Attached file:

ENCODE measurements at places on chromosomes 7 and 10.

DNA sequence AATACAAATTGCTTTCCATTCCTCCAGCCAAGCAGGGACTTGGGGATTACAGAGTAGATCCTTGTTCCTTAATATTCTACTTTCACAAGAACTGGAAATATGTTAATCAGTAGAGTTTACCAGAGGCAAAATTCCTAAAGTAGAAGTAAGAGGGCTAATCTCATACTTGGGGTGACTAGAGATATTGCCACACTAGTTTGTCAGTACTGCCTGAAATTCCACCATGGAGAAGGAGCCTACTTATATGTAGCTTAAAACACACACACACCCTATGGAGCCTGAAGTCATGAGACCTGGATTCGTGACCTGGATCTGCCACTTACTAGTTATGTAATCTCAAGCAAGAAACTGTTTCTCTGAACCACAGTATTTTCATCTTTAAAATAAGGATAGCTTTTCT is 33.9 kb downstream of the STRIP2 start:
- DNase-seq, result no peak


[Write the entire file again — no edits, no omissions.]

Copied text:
ENCODE measurements at places on chromosomes 7 and 10.

DNA sequence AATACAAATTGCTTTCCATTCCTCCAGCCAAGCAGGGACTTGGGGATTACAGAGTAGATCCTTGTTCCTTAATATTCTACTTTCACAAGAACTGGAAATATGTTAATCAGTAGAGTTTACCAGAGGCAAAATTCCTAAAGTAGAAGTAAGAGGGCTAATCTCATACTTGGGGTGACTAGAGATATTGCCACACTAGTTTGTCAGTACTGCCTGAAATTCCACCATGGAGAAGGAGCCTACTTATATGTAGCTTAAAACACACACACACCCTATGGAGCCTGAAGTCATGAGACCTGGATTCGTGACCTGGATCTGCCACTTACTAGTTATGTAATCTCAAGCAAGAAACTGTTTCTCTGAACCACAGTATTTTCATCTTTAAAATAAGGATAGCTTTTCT is 33.9 kb downstream of the STRIP2 start:
- DNase-seq, result no peak